Empire State Manufacturing Survey

August 2010 Report

Survey Indicators

Seasonally Adjusted

General Business Conditions

The Empire State Manufacturing Survey indicates that conditions improved modestly in August for New York manufacturers. The general business conditions index rose 2 points from its July level, to 7.1. The new orders and shipments indexes both dipped below zero for the first time in more than a year, indicating that orders and shipments declined on balance; the unfilled orders index was also negative. The indexes for both prices paid and prices received inched down, while employment indexes were positive and higher than last month. The six-month outlook weakened; though future indexes were generally still positive, many fell in August, with the notable exceptions of the future employment and capital expenditures indexes, which climbed after falling last month.

In a series of supplementary questions, manufacturers were asked about their capital spending plans. Looking ahead to the next six to twelve months, 37 percent of respondents indicated that they expected to increase capital spending relative to its level in the past six to twelve months, while just 13 percent planned reductions. Of those predicting increased capital spending, 27 percent noted that "a considerable fraction" of the increase reflected investment that had been postponed because of the recession; 41 percent of respondents had given this same response in a similar survey back in January. Another 46 percent of those surveyed this month attributed "some" of the spending increase to the recession. The most commonly cited factors behind increased investment were high expected growth in sales and a need to replace capital goods other than IT (information technology) equipment. The most widely cited factors behind steady or decreased capital investment in the current survey were low expected sales growth, low capacity utilization, and limited need to replace non-IT capital goods.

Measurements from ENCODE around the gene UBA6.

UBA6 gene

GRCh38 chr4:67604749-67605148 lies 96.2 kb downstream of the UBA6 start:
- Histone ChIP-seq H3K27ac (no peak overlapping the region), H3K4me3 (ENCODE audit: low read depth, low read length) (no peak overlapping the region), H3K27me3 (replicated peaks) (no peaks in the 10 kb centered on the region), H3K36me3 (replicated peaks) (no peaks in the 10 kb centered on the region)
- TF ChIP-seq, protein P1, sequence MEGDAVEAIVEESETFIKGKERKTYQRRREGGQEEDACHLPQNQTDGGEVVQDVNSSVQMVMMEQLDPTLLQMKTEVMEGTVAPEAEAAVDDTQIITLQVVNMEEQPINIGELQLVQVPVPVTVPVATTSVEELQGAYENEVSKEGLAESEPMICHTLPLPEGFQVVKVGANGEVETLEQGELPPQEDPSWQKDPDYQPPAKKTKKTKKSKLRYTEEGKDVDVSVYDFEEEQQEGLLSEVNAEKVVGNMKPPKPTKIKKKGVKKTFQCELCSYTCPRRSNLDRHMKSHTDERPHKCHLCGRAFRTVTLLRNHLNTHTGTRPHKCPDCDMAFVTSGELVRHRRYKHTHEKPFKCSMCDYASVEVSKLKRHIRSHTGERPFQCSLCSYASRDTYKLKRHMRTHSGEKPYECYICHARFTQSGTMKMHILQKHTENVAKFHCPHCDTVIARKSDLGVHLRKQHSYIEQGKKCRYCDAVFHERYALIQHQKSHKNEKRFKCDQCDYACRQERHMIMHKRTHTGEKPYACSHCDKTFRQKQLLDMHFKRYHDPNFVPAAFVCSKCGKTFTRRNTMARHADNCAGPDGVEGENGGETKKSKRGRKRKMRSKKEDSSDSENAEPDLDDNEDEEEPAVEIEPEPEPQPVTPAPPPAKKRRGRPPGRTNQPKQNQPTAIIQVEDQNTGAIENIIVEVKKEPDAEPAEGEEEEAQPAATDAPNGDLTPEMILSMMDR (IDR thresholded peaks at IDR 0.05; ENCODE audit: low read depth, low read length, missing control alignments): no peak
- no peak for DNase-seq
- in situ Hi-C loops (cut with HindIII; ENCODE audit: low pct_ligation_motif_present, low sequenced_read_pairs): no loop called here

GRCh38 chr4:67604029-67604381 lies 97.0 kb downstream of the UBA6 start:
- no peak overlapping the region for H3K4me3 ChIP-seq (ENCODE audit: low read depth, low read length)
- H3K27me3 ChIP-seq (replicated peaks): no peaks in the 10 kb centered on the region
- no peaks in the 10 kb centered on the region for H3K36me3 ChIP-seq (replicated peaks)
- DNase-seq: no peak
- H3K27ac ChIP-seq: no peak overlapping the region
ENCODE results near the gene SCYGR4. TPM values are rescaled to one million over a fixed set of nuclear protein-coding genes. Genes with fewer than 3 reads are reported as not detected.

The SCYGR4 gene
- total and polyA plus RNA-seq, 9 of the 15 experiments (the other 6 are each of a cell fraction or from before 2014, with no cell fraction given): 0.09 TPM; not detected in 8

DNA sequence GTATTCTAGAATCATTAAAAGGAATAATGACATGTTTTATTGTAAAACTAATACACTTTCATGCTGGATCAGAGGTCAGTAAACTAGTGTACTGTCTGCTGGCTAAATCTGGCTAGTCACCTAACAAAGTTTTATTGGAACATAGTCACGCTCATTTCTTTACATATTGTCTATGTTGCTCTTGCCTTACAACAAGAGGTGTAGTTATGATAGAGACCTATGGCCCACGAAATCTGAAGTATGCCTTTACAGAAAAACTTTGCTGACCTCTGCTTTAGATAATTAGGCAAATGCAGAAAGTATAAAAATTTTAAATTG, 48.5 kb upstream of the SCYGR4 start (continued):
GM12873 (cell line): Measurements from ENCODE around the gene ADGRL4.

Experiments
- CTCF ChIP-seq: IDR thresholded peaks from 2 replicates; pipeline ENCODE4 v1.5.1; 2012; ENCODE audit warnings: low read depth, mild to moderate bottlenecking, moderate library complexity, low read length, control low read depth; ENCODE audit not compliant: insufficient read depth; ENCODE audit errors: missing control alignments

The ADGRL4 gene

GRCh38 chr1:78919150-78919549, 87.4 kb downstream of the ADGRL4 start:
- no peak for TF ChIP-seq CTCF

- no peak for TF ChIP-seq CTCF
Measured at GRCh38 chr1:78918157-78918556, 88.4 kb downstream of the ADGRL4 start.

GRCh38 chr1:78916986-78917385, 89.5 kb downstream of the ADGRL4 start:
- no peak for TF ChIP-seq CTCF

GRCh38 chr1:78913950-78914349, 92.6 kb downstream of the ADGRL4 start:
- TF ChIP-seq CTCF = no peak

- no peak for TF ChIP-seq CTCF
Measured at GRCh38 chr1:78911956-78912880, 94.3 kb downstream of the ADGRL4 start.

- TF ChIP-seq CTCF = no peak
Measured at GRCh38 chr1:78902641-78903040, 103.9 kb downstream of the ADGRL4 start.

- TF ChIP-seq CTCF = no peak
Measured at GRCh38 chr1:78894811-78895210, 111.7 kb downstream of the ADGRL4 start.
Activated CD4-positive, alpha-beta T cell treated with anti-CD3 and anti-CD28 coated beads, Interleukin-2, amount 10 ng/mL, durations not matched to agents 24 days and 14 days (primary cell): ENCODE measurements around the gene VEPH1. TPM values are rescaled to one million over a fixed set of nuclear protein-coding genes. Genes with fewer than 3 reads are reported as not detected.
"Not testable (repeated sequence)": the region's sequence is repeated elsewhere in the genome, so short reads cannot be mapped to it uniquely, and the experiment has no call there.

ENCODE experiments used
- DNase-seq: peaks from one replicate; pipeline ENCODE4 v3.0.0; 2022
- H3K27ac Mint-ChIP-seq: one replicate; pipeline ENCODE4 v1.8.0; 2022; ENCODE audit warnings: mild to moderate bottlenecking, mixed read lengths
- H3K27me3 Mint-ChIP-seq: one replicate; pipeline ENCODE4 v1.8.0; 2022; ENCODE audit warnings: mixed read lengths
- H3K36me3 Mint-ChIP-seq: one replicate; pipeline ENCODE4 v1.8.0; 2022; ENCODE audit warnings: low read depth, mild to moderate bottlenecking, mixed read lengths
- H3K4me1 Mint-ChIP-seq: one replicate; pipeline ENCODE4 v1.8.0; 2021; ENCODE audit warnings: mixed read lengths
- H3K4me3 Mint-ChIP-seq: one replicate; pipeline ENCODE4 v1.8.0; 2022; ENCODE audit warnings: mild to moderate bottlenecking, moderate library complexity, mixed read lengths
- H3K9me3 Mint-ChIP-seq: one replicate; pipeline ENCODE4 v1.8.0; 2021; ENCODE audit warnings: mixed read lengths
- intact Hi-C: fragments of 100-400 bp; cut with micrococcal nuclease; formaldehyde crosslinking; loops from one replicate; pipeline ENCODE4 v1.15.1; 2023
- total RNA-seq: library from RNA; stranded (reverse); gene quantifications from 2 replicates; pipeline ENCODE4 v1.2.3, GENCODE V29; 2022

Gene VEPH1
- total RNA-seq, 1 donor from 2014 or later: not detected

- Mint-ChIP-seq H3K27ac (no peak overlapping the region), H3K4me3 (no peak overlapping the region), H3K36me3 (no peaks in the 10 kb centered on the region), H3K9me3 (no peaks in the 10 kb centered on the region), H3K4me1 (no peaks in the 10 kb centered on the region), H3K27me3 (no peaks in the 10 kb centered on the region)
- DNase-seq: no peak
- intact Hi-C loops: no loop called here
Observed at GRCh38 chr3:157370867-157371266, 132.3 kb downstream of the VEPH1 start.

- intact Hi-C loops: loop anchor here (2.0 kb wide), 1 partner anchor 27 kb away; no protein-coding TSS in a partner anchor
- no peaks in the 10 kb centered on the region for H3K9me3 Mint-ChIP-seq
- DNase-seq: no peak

Growth in Business Activity Remains Modest
The general business conditions index inched up two points in August, to 7.1. Still close to its July value, the index reading suggested that business activity improved over the month, but at a very modest pace. Roughly 30 percent of respondents reported that conditions had improved, while 22 percent reported that conditions had worsened. The new orders index fell below zero for the first time in over a year, dropping 13 points to -2.7—an indication that, on balance, manufacturers saw orders decline slightly. Following this same pattern, the shipments index also moved below zero, dropping 18 points to -11.5. Since April, this index has fallen a cumulative 44 points. The unfilled orders index was in negative territory for a fifth consecutive month, but inched up 6 points to -10.0. The delivery time index rose to zero. The inventories index was positive again in August, but fell a few points to 2.9.

Price Indexes Fall, Employment Indexes Climb
Both price indexes declined. Continuing its downward trend for a third consecutive month, the prices paid index fell 5 points to 20.0, suggesting that the pace of input price increases slowed. The prices received index, at -2.9, remained negative for a second consecutive month, a sign that selling prices were slightly lower in August. Employment indexes were positive and higher than in July, indicating that employment levels and the average workweek expanded in August. The index for number of employees had fallen in June and July, but climbed 6 points, to 14.3, this month. The average workweek index had dipped below zero last month, but rose 17 points to 7.1.

Degree of Optimism Continues to Weaken
Future indexes were generally positive, indicating that manufacturers expected conditions to improve in the months ahead. Nevertheless, many indexes fell in August, a sign that the level of optimism was slipping, as it had for the past few months. The future general business conditions index fell 6 points to 35.7, a reading well below the levels observed earlier this year. The future new orders index dipped 3 points to 31.4, and the future shipments index retreated 6 points to 25.7. The future prices paid index dropped 11 points to 30.0, while the future prices received index increased to 22.9. Future employment indexes rose: the index for expected number of employees climbed to 20.0, and the future average workweek index advanced to 7.1 after dipping below zero last month. Reversing two months of decline, the capital expenditures index moved up 9 points to 22.9. The technology spending index rose to 8.6.